Tuesday, September 25, 2007

Urgent philosophical query for blog readers

Applying "Beginners' Mind" to the apparently insoluble question of why a wealthy country like Australia can't afford to house its citizens so that they can put down some roots and get their lives into some kind of order, DH realises that she doesn't even understand the basics.
 
So please help her to get a grip on first principles 
 
Can anyone remind DH why it is that such a huge deposit is required to climb up the slippery slope to home ownership in the first place?.
 
Is there a genuine economic reason for this,  inscribed in the Laws of Nature, or is this simply some kind of moral hurdle / rationing device dreamed up by the same miserable wretches who brought us the Protestant Work Ethic and its horrible corollary, John Howard? 
 
Why can't everyone simply stake out a claim on a property, promise faithfully to love, honour and be responsible for it for ever and ever amen, and then start paying the builders.  
 
Is this a way of saying that only people with inherited property, (and in the case of White Australia, we know exactly the lofty morality with which they acquired their property in the first place),  or those with a capacity for self-denial during the best years of their lives, deserve a home?
 
AHA!!! Is it because builders require some capital to start with, which the banks must provide?
 
Why can't our taxes provide this startup capital?
 
AHA!!! (2).  That's called Public Housing!!! Now DH gets it!
 
Yeah but,...  Public Housing is when the Government hires so-called architects deliberately selected on the basis of their loathing of humanity and their lack of a sense of design and beauty to go out of their way to create housing of such ugliness and disutility that it won't upset miserable wretches  who think the only way to a moral life is through self-flagellation and parsimony.
 
To be continued - DH is off to her one-stop self-flagellation shop aka "The Job" to save up for next months bus fare to "The Job"
 
 

1 comment:

Garry said...

I have a better question: Can anyone tell me why we have such an obsession with striving to own things we can only purchase with someone else's money?

Suggestion: Don't buy a home when you're young. It'll just weigh you down, both with debt and responsibility. Instead of borrowing someone else's money, only to pay through the nose for the privilege, pile every cent you can muster into the bank and 'safe' investments, but most importantly, into a good super fund.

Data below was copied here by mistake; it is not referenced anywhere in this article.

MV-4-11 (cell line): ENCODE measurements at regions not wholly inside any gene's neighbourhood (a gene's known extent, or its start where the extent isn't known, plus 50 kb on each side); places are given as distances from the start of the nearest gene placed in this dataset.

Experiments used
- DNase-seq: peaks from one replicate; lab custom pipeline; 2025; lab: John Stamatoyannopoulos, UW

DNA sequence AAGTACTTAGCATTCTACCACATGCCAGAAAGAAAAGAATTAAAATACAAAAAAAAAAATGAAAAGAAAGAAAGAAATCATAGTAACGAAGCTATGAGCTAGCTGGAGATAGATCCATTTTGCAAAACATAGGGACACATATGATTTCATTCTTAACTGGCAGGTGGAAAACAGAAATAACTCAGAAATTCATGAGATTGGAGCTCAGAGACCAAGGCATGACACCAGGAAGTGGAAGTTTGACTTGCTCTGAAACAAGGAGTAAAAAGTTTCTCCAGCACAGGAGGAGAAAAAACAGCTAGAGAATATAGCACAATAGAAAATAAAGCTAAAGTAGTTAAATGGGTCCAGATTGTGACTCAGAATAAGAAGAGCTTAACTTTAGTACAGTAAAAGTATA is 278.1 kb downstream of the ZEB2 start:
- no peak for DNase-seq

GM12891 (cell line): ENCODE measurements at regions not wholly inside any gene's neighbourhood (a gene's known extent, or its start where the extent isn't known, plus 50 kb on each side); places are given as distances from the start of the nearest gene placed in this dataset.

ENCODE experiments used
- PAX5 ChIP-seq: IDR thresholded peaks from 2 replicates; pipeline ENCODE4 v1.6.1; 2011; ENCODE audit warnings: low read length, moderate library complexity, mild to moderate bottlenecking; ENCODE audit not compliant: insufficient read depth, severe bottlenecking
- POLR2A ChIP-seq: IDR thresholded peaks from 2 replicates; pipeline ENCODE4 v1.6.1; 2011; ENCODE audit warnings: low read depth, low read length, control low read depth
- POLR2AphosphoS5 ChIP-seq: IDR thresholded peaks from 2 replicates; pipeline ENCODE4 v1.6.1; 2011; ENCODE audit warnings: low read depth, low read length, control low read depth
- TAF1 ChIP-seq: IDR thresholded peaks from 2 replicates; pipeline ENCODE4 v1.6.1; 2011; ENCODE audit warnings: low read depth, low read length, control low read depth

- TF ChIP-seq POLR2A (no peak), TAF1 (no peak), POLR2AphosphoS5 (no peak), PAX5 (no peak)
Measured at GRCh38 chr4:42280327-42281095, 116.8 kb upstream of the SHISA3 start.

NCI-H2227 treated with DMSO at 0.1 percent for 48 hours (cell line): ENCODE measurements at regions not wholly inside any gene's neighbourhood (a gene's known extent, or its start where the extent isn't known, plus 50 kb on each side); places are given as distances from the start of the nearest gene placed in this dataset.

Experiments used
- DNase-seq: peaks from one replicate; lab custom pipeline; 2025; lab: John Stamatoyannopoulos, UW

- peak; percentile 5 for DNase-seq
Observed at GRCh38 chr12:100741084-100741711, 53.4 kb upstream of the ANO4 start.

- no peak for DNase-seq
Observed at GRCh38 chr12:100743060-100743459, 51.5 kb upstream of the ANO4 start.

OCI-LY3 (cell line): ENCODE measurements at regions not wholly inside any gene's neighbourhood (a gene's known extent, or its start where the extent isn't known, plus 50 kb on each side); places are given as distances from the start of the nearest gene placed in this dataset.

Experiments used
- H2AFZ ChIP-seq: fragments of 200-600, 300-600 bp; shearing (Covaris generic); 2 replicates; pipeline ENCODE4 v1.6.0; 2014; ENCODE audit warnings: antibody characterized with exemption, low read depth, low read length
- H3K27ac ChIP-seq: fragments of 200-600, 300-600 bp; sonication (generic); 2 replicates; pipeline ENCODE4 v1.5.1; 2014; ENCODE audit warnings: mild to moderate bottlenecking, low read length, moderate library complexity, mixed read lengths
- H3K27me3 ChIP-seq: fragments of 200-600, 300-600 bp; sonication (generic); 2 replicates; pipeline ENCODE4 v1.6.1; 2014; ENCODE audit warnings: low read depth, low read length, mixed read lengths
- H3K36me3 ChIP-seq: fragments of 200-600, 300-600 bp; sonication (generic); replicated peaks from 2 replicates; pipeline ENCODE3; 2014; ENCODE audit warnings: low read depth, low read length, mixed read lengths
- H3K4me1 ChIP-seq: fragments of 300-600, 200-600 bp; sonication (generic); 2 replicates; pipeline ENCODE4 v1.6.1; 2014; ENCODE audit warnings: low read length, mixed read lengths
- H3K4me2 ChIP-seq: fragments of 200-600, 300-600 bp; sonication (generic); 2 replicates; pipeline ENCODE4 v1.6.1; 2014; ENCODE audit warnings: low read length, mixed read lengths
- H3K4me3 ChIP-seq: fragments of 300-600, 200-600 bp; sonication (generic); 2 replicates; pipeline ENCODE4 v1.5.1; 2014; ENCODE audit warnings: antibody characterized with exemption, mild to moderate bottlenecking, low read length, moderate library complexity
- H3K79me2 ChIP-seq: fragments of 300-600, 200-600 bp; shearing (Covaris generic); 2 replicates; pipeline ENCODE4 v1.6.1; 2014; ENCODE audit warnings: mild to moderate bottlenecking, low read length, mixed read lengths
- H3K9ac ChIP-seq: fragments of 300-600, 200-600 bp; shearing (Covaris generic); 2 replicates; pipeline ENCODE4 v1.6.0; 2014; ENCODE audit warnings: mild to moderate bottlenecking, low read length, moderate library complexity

We usually do things altogether the wrong way around. We use our wages to service an extravagant mortgage, and we rely on our super for our retirement nest egg (cash). It's insanity to pay someone for the privilege of using their money!

Pile money into your super and when it ripens, you will have all the cash you need to buy the home you need for your retirement, and your savings becomes your nest egg. Either way you achieve the same end result, but one way you do it with your own money, upfront, with no interest going to anyone except from the bank to you.

And remember, when you retire you won't want to live in Sydney/Melbourne/Brisbane et al. You'll want to move to the country, where you will not need a wheelbarrow full of loot to buy a comfortable home, on acreage even!

Not owning a home while you're young is a great way to keep your employment options as broad as possible. The freedom is also an incentive to move about more, taking your kids with you, to explore new places and lifestyles, without the hassle of worrying about employing an agent to manage that house you're trying to pay off, all the while dreading those words "...new tenants are moving in to your house..!" This is gut wrenching stuff, as you wait in Melbourne for the report from your property manager in Tasmania, hoping the tenants don't turn out to be the "tenants from hell" that demolish all the housed Today-Tonight features with monotonous regularity.

And guess what...the only reason we have a dearth of available and competitively priced rental properties available, if because everyone wants to buy, not rent. Some idiot once said, "rent is dead money" and the fools around him believed the line and ran with it! Dead money is the money you pay a third party for the use of their money....that's dead money!

In Europe and Scandinavia their is no shortage of rental properties, simply because the culture among the young is a rental culture. There will be no increase in rental availability until we create the demand, and there will be no solution to the rental affordability crisis until we create a climate of competition based on demand and sufficient supply.

Sapere aude

Garry